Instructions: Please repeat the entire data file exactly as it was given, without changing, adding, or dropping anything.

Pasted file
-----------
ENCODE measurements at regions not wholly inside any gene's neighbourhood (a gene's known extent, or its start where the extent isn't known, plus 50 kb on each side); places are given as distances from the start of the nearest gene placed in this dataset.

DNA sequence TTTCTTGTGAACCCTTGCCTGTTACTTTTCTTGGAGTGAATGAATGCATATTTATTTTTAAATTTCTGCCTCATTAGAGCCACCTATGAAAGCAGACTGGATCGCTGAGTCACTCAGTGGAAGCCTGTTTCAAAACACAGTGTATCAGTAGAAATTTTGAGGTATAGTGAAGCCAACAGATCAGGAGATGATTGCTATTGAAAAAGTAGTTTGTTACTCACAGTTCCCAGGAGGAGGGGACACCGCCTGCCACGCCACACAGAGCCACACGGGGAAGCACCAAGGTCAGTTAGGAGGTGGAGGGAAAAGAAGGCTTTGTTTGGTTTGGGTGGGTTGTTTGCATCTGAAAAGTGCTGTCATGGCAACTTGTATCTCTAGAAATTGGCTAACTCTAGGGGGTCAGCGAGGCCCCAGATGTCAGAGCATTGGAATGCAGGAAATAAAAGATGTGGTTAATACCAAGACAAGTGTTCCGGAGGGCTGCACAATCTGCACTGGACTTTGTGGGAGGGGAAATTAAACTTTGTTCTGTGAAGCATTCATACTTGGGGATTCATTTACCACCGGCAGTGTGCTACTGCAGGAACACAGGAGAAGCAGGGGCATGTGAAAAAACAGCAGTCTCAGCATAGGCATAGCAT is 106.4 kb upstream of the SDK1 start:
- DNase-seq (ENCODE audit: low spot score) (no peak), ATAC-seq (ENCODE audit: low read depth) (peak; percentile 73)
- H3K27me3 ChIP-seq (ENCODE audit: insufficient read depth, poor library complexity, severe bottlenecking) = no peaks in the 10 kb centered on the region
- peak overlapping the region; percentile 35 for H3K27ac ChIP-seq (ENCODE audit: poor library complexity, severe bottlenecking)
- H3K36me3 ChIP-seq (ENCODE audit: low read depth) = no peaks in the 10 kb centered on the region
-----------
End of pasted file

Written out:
ENCODE measurements at regions not wholly inside any gene's neighbourhood (a gene's known extent, or its start where the extent isn't known, plus 50 kb on each side); places are given as distances from the start of the nearest gene placed in this dataset.

DNA sequence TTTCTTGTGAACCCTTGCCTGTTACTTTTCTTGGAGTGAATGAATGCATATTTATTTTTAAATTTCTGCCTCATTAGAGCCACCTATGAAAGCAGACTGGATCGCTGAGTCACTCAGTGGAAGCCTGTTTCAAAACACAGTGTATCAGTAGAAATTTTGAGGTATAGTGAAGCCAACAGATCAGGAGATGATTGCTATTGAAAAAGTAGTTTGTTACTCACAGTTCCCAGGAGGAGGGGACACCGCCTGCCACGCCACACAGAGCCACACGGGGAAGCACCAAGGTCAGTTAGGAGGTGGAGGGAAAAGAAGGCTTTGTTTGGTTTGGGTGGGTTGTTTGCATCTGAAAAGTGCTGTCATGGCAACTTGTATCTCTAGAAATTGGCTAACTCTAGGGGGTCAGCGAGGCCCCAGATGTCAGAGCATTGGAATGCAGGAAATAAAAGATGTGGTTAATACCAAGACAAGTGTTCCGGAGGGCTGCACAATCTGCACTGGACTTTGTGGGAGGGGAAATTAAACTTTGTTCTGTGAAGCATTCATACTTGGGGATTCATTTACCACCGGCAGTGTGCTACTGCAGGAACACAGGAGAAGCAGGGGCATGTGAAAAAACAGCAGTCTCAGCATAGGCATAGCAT is 106.4 kb upstream of the SDK1 start:
- DNase-seq (ENCODE audit: low spot score) (no peak), ATAC-seq (ENCODE audit: low read depth) (peak; percentile 73)
- H3K27me3 ChIP-seq (ENCODE audit: insufficient read depth, poor library complexity, severe bottlenecking) = no peaks in the 10 kb centered on the region
- peak overlapping the region; percentile 35 for H3K27ac ChIP-seq (ENCODE audit: poor library complexity, severe bottlenecking)
- H3K36me3 ChIP-seq (ENCODE audit: low read depth) = no peaks in the 10 kb centered on the region